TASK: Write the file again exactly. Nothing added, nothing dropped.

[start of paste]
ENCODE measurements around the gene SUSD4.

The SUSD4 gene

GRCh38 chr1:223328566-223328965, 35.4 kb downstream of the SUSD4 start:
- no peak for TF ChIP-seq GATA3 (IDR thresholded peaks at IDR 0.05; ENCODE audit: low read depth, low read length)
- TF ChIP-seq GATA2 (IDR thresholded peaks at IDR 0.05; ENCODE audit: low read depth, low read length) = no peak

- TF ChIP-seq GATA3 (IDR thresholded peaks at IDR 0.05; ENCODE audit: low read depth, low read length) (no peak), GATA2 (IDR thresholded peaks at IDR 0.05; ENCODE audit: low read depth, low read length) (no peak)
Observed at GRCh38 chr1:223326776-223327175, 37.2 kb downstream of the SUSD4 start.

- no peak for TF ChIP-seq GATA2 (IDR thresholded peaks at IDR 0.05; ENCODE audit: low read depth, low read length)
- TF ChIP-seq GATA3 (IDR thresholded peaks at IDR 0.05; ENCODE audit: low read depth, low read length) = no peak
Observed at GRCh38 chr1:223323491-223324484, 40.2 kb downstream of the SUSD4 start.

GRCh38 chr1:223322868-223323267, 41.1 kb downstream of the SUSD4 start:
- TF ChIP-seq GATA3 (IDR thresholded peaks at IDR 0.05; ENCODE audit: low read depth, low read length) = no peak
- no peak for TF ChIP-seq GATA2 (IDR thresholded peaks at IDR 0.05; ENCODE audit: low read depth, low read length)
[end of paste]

ENCODE measurements around the gene SUSD4.

The SUSD4 gene

GRCh38 chr1:223328566-223328965, 35.4 kb downstream of the SUSD4 start:
- no peak for TF ChIP-seq GATA3 (IDR thresholded peaks at IDR 0.05; ENCODE audit: low read depth, low read length)
- TF ChIP-seq GATA2 (IDR thresholded peaks at IDR 0.05; ENCODE audit: low read depth, low read length) = no peak

- TF ChIP-seq GATA3 (IDR thresholded peaks at IDR 0.05; ENCODE audit: low read depth, low read length) (no peak), GATA2 (IDR thresholded peaks at IDR 0.05; ENCODE audit: low read depth, low read length) (no peak)
Observed at GRCh38 chr1:223326776-223327175, 37.2 kb downstream of the SUSD4 start.

- no peak for TF ChIP-seq GATA2 (IDR thresholded peaks at IDR 0.05; ENCODE audit: low read depth, low read length)
- TF ChIP-seq GATA3 (IDR thresholded peaks at IDR 0.05; ENCODE audit: low read depth, low read length) = no peak
Observed at GRCh38 chr1:223323491-223324484, 40.2 kb downstream of the SUSD4 start.

GRCh38 chr1:223322868-223323267, 41.1 kb downstream of the SUSD4 start:
- TF ChIP-seq GATA3 (IDR thresholded peaks at IDR 0.05; ENCODE audit: low read depth, low read length) = no peak
- no peak for TF ChIP-seq GATA2 (IDR thresholded peaks at IDR 0.05; ENCODE audit: low read depth, low read length)